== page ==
The Science Unsettles
Image Source: Robertson and Chilingar, 2017
In just the first 8 weeks of 2018, 97 scientific papers have been published that cast doubt on the position that anthropogenic CO2 emissions function as the climate’s fundamental control knob…or that otherwise serve to question the efficacy of climate models or the related “consensus” positions commonly endorsed by policymakers and mainstream media sources.
These 97 new papers affirm the position that there are significant limitations and uncertainties inherent in our understanding of climate and climate changes, emphasizing that climate science is not settled.
More specifically, the papers in this compilation support these four main skeptical positions — categorized here as N(1) – N(4) — which question climate alarm.
N(1) Natural mechanisms play well more than a negligible role (as claimed by the IPCC) in the net changes in the climate system, which includes temperature variations, precipitation patterns, weather events, etc., and the influence of increased CO2 concentrations on climatic changes are less pronounced than currently imagined.
N(2) The warming/sea levels/glacier and sea ice retreat/hurricane and drought intensities…experienced during the modern era are neither unprecedented or remarkable, nor do they fall outside the range of natural variability.
N(3) The computer climate models are not reliable or consistently accurate, and projections of future climate states are little more than speculation as the uncertainty and error ranges are enormous in a non-linear climate system.
N(4) Current emissions-mitigation policies, especially related to the advocacy for renewables, are often ineffective and even harmful to the environment, whereas elevated CO2 and a warmer climate provide unheralded benefits to the biosphere (i.e., a greener planet and enhanced crop yields).
In sharp contrast to the above, the corresponding “consensus” positions that these papers do not support are:
A(1) Close to or over 100% (110%) of the warming since 1950 has been caused by increases in anthropogenic CO2 emissions, leaving natural attribution at something close to 0%.
RealClimate.org: “The best estimate of the warming due to anthropogenic forcings (ANT) is the orange bar (noting the 1𝛔 uncertainties). Reading off the graph, it is 0.7±0.2ºC (5-95%) with the observed warming 0.65±0.06 (5-95%). The attribution then follows as having a mean of ~110%, with a 5-95% range of 80–130%. This easily justifies the IPCC claims of having a mean near 100%, and a very low likelihood of the attribution being less than 50% (p < 0.0001!).”
A(2) Modern warming, glacier and sea ice recession, sea level rise, drought and hurricane intensities…are all occurring at unprecedentedly high and rapid rates, and the effects are globally synchronous (not just regional)…and thus dangerous consequences to the global biosphere and human civilizations loom in the near future as a consequence of anthropogenic influences.
A(3) The climate models are reliable and accurate, and the scientific understanding of the effects of both natural forcing factors (solar activity, clouds, water vapor, etc.) and CO2 concentration changes on climate is “settled enough“, which means that “the time for debate has ended“.
A(4) The proposed solutions to mitigate the dangerous consequences described in N(4) – namely, wind and solar expansion – are safe, effective, and environmentally-friendly.
To reiterate, the 97 papers compiled in 2018 thus far support the N(1)-N(4) positions, and they undermine or at least do not support the “consensus” A(1)-A(4) positions. The papers do not do more than that. Expectations that these papers should do more than support skeptical positions and undermine “consensus” positions to “count” are deemed unreasonable in this context.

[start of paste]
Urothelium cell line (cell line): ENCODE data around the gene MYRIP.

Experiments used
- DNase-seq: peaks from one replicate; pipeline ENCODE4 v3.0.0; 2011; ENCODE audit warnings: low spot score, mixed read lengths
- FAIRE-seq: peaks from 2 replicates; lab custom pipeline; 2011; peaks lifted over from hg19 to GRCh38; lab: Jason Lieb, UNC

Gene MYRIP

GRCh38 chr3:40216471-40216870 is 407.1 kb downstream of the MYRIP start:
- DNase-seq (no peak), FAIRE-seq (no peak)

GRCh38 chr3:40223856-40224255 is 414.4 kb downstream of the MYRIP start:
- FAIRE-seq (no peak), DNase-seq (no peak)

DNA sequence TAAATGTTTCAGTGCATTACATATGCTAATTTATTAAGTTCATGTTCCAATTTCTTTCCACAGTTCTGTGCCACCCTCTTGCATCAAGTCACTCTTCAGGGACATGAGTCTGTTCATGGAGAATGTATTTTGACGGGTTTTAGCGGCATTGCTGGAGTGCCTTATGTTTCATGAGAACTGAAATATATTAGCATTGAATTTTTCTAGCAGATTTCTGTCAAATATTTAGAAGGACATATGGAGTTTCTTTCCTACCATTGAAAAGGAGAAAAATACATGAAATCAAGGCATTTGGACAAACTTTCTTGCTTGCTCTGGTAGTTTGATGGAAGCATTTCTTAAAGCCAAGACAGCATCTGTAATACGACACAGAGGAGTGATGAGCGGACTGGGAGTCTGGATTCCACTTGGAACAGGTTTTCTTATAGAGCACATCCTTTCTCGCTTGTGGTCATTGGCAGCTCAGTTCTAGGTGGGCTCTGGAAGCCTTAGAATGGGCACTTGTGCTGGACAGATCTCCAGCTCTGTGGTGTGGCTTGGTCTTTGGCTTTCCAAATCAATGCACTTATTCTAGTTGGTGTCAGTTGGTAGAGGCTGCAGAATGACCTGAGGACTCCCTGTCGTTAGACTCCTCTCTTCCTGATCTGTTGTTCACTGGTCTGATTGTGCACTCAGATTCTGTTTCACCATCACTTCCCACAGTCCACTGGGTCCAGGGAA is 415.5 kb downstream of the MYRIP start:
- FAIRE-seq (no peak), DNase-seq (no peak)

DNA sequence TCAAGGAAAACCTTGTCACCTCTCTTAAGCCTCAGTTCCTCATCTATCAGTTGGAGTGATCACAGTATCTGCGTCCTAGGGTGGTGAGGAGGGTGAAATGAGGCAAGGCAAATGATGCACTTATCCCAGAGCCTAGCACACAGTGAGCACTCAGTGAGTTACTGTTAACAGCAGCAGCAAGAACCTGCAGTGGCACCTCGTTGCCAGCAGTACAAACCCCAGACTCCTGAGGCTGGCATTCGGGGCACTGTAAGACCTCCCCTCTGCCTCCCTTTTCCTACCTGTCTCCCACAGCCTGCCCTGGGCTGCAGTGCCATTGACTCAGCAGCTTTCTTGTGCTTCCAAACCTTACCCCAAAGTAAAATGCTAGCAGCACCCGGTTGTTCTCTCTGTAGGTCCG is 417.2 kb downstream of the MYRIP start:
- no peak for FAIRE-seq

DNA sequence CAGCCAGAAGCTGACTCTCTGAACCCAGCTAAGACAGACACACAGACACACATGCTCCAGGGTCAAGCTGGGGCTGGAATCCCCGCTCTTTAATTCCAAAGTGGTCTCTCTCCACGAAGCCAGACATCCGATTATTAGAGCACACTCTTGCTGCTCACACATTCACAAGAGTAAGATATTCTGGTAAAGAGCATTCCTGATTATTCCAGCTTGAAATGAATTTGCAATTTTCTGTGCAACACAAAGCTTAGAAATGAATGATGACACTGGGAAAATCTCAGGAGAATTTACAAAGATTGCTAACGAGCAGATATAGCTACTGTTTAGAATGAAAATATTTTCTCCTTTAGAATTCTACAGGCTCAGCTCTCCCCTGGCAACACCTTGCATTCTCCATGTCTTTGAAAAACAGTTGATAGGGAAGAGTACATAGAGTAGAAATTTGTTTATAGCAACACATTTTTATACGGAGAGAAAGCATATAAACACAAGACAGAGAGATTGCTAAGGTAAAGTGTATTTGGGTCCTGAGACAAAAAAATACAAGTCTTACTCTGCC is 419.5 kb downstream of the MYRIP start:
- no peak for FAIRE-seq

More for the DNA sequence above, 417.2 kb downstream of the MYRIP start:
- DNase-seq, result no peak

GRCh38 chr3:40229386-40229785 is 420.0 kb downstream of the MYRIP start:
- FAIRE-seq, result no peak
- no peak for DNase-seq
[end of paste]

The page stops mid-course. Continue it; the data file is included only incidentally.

Below are the two links to the list of 97 papers amassed as of 26 February, 2018, as well as the guideline for the lists’ categorization. Also included are 24 sample papers included on the list, about 1/4th of the total.
(Parts 2 and 3 are on the same page).
Warming Since Mid/Late 20th Century? (17)
A Warmer Past: Non-Hockey Stick Reconstructions (9)
Lack Of Anthropogenic/CO2 Signal In Sea Level Rise (3)
Sea Levels 1-3 Meters Higher 4,000-7,000 Years Ago (4)
A Model-Defying Cryosphere, Polar Ice (7)
Solar Influence On Climate (21)
ENSO, NAO, AMO, PDO Climate Influence (11)
Modern Climate In Phase With Natural Variability (3)
The CO2 Greenhouse Effect – Climate Driver? (2)
Climate Model Unreliability/Biases/Errors and the Pause (6)
Failing Renewable Energy, Climate Policies (2)
Elevated CO2 Greens Planet, Produces Higher Crop Yields (2)
Warming Beneficial, Does Not Harm Humans, Wildlife (2)
No Increasing Trends In Intense Hurricanes (2)
No Increasing Trends In Drought/Flood Frequency, Severity (1)
Kim et al., 2018 Recent surface cooling in the Yellow and East China Seas and the associated North Pacific climate regime shift … The Yellow and East China Seas (YECS) are widely believed to have experienced robust, basin-scale warming over the last few decades. However, the warming reached a peak in the late 1990s, followed by a significant cooling trend. … The most striking evolution pattern is that a robust warming trend at a rate of +0.40°C per decade reached a peak in the late 1990s, and then it turned downward at a rate of −0.36°C per decade. The positive and then negative trends are estimated throughout the YECS for the periods 1982−1997.
Clem et al., 2018 Over the past 60 years [since 1957], the climate of East Antarctica cooled while portions of West Antarctica were among the most rapidly warming regions on the planet. The East Antarctic cooling is attributed to a positive trend in the Southern Annular Mode (SAM) and a strengthening of the westerlies, while West Antarctic warming is tied to zonally asymmetric circulation changes forced by the tropics. [CO2 is not mentioned in the paper as a factor in warming/cooling trends.] This study finds recent (post-1979) surface cooling of East Antarctica during austral autumn to also be tied to tropical forcing, namely, an increase in La Niña events. … The South Atlantic anticyclone is associated with cold air advection, weakened northerlies, and increased sea ice concentrations across the western East Antarctic coast, which has increased the rate of cooling at Novolazarevskaya and Syowa stations after 1979. This enhanced cooling over western East Antarctica is tied more broadly to a zonally asymmetric temperature trend pattern across East Antarctica during autumn that is consistent with a tropically forced Rossby wave rather than a SAM pattern; the positive SAM pattern is associated with ubiquitous cooling across East Antarctica.